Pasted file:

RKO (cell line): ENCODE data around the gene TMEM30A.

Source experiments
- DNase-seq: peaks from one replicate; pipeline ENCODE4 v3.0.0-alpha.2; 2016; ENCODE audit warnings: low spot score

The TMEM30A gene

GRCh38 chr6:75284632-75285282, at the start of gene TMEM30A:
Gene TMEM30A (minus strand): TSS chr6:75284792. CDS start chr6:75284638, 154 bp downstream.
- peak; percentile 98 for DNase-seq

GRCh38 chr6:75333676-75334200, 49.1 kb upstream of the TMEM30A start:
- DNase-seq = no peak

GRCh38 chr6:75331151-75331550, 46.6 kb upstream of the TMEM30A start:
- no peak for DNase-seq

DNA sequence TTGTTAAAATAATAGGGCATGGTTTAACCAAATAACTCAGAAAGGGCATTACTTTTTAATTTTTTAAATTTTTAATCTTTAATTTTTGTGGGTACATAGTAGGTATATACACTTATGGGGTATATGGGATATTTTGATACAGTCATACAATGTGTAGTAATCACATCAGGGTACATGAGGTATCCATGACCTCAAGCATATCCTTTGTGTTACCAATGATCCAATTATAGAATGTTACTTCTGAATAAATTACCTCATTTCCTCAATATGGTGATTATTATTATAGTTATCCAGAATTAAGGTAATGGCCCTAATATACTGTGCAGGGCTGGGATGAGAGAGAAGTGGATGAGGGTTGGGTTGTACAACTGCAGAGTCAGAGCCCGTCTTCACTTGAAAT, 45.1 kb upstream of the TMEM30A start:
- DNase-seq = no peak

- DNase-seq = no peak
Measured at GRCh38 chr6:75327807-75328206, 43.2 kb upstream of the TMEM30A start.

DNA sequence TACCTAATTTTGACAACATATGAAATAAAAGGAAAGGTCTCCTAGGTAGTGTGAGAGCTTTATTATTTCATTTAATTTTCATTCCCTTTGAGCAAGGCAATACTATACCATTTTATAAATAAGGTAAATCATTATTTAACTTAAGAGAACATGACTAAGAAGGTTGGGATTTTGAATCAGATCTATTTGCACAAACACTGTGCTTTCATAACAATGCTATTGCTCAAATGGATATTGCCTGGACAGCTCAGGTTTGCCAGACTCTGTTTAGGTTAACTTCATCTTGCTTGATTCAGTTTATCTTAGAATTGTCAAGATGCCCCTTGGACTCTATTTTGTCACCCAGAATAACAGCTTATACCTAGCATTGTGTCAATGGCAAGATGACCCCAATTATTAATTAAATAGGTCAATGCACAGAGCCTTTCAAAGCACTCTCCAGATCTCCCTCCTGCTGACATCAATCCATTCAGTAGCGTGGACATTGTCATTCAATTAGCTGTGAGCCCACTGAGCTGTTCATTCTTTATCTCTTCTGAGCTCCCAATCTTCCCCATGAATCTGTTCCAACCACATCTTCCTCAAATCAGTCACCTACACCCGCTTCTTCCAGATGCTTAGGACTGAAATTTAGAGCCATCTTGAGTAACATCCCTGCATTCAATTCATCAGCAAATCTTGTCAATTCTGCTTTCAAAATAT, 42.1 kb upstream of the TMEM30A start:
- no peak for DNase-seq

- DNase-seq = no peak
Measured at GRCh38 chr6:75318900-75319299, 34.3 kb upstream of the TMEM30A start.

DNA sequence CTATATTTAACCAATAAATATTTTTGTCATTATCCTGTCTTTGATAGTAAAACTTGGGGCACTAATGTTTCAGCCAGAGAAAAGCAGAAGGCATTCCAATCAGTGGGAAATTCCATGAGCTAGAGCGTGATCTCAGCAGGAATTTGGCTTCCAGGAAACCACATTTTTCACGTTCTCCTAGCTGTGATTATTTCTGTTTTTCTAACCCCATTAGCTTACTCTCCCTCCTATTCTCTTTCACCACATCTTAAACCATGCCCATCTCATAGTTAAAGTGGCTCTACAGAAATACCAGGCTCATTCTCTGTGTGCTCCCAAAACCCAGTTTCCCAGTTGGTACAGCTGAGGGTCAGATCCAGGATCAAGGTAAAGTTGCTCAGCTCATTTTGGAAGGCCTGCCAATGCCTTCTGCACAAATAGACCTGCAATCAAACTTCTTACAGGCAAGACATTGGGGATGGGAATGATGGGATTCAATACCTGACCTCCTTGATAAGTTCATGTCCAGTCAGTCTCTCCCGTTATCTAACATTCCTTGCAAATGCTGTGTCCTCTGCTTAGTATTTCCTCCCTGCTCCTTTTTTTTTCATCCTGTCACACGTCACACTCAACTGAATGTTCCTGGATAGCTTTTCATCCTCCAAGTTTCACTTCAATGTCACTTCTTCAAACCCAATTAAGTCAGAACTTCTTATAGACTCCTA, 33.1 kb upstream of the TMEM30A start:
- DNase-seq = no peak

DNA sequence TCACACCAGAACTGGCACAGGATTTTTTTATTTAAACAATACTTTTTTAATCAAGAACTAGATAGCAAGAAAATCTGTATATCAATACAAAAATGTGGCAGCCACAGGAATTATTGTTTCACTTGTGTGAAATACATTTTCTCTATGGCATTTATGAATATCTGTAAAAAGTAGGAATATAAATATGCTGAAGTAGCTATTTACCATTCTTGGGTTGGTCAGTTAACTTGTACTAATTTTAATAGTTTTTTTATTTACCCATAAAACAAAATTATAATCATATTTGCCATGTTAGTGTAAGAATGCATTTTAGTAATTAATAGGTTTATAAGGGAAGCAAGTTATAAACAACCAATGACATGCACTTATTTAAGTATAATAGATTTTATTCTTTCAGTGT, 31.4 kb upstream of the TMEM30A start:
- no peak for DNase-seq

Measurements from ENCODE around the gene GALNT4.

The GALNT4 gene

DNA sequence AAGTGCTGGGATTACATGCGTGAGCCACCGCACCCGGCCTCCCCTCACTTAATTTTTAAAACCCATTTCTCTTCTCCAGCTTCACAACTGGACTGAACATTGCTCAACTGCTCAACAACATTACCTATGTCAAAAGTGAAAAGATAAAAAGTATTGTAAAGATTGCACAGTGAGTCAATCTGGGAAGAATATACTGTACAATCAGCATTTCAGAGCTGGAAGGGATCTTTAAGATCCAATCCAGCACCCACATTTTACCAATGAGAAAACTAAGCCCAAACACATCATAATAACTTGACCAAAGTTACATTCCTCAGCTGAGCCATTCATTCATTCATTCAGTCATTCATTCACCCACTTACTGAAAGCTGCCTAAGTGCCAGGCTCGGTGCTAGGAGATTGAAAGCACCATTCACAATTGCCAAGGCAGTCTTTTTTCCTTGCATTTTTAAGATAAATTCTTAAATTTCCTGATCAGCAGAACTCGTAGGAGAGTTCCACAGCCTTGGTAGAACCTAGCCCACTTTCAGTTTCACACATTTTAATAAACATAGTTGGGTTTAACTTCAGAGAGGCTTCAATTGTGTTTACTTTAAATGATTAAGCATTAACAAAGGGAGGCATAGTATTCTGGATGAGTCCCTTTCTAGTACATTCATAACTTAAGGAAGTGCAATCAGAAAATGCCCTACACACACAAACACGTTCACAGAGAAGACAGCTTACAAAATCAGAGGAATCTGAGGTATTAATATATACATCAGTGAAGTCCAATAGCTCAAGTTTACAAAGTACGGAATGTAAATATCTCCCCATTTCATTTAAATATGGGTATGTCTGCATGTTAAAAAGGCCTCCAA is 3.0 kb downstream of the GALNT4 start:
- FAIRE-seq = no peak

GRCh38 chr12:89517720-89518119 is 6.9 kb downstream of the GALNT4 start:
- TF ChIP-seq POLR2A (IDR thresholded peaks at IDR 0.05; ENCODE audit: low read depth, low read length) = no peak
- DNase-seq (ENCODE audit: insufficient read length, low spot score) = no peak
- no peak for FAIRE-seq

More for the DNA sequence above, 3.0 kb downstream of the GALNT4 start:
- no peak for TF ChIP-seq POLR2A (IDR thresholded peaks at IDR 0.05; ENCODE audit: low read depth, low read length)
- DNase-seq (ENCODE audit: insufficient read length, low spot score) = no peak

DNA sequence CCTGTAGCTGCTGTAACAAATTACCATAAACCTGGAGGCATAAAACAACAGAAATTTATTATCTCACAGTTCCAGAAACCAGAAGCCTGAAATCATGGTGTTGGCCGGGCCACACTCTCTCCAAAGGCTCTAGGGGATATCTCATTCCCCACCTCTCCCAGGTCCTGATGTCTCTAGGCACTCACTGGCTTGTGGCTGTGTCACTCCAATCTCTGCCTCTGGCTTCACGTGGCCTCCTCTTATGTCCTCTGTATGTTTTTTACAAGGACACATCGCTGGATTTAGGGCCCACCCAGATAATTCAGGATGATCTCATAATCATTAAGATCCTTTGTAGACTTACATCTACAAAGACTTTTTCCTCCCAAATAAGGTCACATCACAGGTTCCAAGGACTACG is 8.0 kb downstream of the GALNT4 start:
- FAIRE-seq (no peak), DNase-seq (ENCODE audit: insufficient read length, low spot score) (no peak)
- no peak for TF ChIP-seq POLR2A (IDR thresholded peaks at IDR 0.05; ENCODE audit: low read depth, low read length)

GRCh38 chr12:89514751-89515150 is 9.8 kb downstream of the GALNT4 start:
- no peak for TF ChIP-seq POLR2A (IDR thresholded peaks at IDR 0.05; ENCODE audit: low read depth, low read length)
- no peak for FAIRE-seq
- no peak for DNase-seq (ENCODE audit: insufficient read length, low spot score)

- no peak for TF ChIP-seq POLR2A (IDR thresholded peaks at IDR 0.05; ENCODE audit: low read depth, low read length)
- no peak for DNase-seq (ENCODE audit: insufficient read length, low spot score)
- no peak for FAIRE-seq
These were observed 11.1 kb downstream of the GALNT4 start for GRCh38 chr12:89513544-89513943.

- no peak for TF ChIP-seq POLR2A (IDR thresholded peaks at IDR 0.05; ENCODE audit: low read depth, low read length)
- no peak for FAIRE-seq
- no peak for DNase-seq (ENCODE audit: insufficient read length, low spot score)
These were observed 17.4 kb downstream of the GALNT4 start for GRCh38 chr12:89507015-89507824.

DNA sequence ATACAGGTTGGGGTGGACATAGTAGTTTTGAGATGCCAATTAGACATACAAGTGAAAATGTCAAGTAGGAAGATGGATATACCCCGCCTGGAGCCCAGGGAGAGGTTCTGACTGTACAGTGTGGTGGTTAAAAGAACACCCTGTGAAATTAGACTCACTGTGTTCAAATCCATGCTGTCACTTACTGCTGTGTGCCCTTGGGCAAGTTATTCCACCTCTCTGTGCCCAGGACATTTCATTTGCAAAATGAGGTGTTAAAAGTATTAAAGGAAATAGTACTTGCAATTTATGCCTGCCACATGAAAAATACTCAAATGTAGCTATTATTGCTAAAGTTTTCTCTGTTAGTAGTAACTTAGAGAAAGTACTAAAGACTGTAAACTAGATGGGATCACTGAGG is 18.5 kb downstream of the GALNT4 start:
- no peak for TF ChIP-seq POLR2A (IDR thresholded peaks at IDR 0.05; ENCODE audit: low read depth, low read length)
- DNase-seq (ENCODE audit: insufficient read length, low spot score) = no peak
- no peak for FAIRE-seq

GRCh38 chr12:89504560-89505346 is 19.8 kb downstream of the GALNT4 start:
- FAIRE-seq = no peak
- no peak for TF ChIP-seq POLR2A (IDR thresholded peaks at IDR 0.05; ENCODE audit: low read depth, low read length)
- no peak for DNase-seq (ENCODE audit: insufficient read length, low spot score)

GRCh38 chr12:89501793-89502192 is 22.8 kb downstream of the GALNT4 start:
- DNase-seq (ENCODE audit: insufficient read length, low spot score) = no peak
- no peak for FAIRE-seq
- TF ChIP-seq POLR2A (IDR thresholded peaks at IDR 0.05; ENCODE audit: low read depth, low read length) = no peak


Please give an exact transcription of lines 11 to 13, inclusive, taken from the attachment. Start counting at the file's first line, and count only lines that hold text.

- no peak for DNase-seq

DNA sequence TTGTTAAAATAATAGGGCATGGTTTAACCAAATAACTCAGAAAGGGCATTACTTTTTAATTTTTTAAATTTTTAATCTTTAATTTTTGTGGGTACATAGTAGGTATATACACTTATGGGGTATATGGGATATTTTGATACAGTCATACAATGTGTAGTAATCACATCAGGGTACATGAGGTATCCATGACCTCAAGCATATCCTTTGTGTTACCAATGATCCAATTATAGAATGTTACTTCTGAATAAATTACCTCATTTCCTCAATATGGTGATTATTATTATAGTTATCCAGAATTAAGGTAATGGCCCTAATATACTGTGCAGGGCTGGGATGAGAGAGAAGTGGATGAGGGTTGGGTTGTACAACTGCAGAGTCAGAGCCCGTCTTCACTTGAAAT, 45.1 kb upstream of the TMEM30A start:
- DNase-seq = no peak